References

"New Type of Star Emerges From Inside Black Holes". Physics arXiv Blog. 5 February 2014. Retrieved 8 September 2018.
Resonance Science Foundation Research Team. "Planck Stars: Quantum gravity research ventures beyond the event horizon". Retrieved 10 December 2018.
Rovelli, Carlo; Vidotto, Francesca (2014). "Planck stars". International Journal of Modern Physics D. 23 (12): 1442026. arXiv:1401.6562. Bibcode:2014IJMPD..2342026R. doi:10.1142/S0218271814420267. S2CID 118917980.

Carlo Rovelli (10 December 2018). "Viewpoint: Black Hole Evolution Traced Out with Loop Quantum Gravity". Retrieved 11 December 2018.

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Stars
Formation

Accretion Molecular cloud Bok globule Young stellar object
Protostar Pre-main-sequence Herbig Ae/Be T Tauri FU Orionis Herbig–Haro object Hayashi track Henyey track

Evolution

Main sequence Red-giant branch Horizontal branch
Red clump Asymptotic giant branch
super-AGB Blue loop Protoplanetary nebula Planetary nebula PG1159 Dredge-up OH/IR Instability strip Luminous blue variable Blue straggler Stellar population Supernova Superluminous supernova / Hypernova

Spectral classification

Early Late Main sequence
O B A F G K M Brown dwarf WR OB Subdwarf
O B Subgiant Giant
Blue Red Yellow Bright giant Supergiant
Blue Red Yellow Hypergiant
Yellow Carbon
S CN CH White dwarf Chemically peculiar
Am Ap/Bp HgMn Helium-weak Barium Extreme helium Lambda Boötis Lead Technetium Be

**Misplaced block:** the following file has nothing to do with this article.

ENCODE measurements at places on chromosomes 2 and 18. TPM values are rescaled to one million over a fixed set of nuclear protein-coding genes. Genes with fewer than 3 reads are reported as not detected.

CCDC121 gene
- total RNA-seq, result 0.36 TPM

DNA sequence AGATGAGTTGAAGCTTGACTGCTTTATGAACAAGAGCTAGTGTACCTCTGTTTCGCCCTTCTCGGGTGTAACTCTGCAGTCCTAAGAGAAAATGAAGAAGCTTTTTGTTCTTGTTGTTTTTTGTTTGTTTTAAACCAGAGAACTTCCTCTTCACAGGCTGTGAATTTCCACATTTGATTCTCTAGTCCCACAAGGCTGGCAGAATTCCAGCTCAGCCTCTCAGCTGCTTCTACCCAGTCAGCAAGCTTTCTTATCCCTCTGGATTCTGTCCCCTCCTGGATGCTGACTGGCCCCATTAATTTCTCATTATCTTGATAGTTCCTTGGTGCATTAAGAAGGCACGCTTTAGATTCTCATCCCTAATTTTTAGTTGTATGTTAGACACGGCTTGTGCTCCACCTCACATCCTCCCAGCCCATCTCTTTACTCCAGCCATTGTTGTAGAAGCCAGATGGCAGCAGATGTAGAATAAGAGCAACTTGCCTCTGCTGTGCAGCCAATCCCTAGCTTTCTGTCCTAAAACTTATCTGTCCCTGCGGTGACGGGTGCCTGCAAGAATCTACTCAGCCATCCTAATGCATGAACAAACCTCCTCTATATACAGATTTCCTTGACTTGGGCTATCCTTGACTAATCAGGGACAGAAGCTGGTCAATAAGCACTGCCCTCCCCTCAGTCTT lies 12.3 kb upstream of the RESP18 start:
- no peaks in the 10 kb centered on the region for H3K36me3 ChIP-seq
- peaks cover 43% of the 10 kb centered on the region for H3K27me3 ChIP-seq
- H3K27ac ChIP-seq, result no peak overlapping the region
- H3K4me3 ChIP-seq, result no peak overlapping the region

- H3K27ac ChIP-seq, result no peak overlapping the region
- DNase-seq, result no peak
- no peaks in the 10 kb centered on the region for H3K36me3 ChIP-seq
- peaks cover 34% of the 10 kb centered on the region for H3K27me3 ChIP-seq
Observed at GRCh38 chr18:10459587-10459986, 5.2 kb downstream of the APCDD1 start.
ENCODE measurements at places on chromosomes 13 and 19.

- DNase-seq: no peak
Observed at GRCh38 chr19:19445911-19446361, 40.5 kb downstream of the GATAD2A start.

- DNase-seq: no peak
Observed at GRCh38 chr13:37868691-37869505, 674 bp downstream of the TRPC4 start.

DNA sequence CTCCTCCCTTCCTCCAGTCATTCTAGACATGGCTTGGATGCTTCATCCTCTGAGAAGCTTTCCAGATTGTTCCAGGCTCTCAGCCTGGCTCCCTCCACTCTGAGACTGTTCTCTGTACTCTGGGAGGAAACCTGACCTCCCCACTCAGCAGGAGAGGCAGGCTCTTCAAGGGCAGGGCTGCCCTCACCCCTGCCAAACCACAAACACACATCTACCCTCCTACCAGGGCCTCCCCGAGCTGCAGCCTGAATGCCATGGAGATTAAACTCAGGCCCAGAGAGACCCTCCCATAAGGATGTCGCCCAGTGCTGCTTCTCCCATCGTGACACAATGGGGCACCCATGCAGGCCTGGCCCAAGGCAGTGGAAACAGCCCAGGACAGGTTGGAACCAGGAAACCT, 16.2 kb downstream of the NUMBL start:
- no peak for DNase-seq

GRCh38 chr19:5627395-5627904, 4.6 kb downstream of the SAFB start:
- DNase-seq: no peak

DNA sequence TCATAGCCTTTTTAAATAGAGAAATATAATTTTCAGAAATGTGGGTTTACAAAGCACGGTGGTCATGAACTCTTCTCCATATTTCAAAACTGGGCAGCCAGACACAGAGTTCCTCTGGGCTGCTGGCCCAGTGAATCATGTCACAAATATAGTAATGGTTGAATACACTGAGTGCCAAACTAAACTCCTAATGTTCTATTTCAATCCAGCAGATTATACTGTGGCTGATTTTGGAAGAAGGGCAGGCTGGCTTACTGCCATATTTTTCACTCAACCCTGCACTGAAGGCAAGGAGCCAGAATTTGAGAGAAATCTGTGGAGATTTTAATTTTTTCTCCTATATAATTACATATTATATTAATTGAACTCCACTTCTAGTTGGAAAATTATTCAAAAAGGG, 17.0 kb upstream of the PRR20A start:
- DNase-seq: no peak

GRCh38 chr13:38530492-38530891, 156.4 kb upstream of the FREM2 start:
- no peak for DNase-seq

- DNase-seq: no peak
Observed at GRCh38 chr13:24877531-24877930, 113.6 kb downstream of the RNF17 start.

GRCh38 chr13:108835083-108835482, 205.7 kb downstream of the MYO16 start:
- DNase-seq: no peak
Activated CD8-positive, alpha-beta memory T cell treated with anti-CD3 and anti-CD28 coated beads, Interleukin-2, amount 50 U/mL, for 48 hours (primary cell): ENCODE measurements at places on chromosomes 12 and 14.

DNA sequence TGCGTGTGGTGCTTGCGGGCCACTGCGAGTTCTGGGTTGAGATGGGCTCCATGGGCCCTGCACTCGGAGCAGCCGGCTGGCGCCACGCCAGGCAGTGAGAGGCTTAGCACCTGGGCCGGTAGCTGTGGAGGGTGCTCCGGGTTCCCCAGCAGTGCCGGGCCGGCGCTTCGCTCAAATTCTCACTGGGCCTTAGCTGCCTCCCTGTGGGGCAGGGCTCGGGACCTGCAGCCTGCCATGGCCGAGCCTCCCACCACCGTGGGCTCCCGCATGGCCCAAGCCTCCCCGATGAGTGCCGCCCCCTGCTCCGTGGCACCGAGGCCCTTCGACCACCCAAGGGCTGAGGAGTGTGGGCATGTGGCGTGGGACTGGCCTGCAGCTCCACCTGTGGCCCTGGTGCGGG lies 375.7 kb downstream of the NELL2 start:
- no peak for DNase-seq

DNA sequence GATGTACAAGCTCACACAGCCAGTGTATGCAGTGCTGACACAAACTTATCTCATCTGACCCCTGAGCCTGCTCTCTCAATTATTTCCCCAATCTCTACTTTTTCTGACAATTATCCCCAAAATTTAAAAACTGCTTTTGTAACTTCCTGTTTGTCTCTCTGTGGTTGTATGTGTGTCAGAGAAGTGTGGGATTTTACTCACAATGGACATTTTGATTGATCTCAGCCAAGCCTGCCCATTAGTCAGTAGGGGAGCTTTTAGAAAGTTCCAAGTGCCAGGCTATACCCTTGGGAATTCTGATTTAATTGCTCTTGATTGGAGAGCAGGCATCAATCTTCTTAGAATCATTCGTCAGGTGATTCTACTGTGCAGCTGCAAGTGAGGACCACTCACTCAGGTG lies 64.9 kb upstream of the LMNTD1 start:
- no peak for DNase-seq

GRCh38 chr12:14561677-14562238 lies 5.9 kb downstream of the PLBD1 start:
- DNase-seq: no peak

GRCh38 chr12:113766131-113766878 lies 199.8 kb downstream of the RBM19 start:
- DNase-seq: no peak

Shell B[e]

Remnants

White dwarf
Helium planet Black dwarf Neutron
Radio-quiet Pulsar
Binary X-ray Magnetar Stellar black hole X-ray binary
Burster

Hypothetical

Blue dwarf Green Black dwarf Exotic
Boson Electroweak Strange Preon Planck Dark Dark-energy Quark Q Black Gravastar Frozen Quasi-star Thorne–Żytkow object Iron Blitzar

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Deuterium burning Lithium burning Proton–proton chain CNO cycle Helium flash Triple-alpha process Alpha process Carbon burning Neon burning Oxygen burning Silicon burning S-process R-process Fusor Nova
Symbiotic Remnant Luminous red nova

Structure

Core Convection zone
Microturbulence Oscillations Radiation zone Atmosphere
Photosphere Starspot Chromosphere Stellar corona Stellar wind
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Properties

Designation Dynamics Effective temperature Luminosity Kinematics Magnetic field Absolute magnitude Mass Metallicity Rotation Starlight Variable Photometric system Color index Hertzsprung–Russell diagram Color–color diagram